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Parshat Tzav: Leviticus 6:1-8:36; Malachi 3:4-24. (Shabbat HaGadol)

The intricacies of Temple sacrifice, as described in Parshat Tzav, may seem otherworldly to us. Priests place on the altar particular items determined by a specific sacrifice. Then, over a wood fire, the items are cooked — or burnt. A portion is consumed by the priest and a portion, through the fire itself, is consumed by God.

For the past 2,000 years or so, ever since the Temple was destroyed, this sacrificial tradition has been replaced by liturgical prayer. And with this change, something core to Judaism has been forgotten, or neglected: the belief that all of creation is God’s, and that it is our sacred service as humans to tend it.

If we consider the painstaking labor that went into ancient Israelites cultivating and raising the goods they would later sacrifice — growing grain for wheat, tending olive trees for oil, planting herbs and flowers, raising bulls, rams and birds — we may begin to understand the value these things must have represented for that person.

For that person to be commanded to bring those precious items to the Temple, only to know they will soon go up in smoke must have been heart wrenching.

Except, perhaps, there was something deeper happening. To give of oneself in this way was to remind oneself — and to be reminded — that those items that you raised, grew and cultivated weren’t ever really yours. As we learn in the creation story, those living beings are the manifestation of Divine impulse. Or, as the psalmist (24.1) says: “The earth and everything within it is God’s.”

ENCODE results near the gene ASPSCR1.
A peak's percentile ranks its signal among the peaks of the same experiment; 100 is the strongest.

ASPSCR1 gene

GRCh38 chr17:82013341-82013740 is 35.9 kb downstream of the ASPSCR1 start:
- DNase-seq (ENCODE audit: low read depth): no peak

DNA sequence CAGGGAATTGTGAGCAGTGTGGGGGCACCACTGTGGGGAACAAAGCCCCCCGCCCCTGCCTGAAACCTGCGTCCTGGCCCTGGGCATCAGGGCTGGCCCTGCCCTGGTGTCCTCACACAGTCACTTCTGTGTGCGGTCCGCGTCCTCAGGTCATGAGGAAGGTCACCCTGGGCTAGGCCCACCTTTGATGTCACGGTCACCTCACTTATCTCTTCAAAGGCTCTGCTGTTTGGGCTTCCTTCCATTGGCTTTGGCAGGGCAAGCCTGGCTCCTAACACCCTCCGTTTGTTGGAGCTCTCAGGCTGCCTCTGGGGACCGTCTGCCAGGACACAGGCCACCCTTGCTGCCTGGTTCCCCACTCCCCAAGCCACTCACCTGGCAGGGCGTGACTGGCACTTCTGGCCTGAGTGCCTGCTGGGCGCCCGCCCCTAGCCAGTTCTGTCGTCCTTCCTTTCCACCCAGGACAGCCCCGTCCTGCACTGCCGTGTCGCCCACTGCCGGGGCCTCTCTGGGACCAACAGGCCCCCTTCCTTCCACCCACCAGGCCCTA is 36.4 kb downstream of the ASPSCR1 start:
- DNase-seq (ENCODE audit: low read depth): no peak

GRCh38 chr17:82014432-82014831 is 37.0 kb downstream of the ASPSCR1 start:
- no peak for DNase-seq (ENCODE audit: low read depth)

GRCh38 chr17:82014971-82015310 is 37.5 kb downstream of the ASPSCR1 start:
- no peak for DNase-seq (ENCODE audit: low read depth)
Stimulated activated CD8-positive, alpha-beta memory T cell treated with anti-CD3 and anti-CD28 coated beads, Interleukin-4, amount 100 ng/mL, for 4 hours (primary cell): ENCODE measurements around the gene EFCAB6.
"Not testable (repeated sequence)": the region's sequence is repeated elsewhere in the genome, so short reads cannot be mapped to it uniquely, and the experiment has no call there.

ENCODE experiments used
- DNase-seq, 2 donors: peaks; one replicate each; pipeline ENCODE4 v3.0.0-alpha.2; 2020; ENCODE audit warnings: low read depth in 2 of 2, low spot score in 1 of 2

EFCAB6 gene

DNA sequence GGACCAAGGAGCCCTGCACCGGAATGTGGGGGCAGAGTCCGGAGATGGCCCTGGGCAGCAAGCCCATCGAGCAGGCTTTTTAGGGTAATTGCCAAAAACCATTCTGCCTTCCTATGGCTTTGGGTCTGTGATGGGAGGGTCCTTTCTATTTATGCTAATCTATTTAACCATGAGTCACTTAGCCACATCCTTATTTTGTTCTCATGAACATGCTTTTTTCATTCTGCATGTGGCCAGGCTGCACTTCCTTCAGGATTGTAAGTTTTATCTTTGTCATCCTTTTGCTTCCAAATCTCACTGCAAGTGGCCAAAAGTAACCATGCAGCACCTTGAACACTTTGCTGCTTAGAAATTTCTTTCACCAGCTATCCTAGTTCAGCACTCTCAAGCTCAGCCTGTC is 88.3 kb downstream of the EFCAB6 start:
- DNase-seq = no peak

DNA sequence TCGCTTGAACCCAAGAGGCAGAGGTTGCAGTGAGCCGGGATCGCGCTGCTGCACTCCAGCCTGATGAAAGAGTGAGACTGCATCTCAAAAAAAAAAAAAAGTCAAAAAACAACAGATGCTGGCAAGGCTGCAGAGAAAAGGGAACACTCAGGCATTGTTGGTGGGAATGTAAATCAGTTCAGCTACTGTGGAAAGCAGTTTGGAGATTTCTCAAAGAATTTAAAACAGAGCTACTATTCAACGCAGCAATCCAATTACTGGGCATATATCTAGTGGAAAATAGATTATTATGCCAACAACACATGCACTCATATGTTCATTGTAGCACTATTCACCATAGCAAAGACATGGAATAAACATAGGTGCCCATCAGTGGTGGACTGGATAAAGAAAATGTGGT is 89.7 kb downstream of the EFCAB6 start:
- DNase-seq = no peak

The sacrifice then, is not giving a gift to God as much as it is reuniting with God what is already Divine. A chance to let go of our very narrow concept of human ownership and embrace the expansive nature-based sanctity of holy stewardship. For everything that is offered upon the altar comes from the earth or was once living. All the raw materials are aspects of God’s unfurling creation.

“Sacrifice” in Hebrew is korban, built from the linguistic root that conveys closeness and intimacy. So while the sacrificial process may at first seem distancing — giving up that which is most precious to us — in fact, affirming our role as sacred stewards of Earth and honoring our interconnectedness with God and the more-than-human world can be an act of profound closeness. From that place of humility and inspiration, we act to ensure that God’s creation remains cherished.

Today, taking sustainable action may no longer look like animal sacrifices and altars, but each of us doing our part for a “greener” planet.

To take your next step, visit hazon.org/brithazon, join the Brit Hazon and commit to change! 

Rabbi Nate DeGroot is the Hazon Detroit associate director and spiritual and program director.

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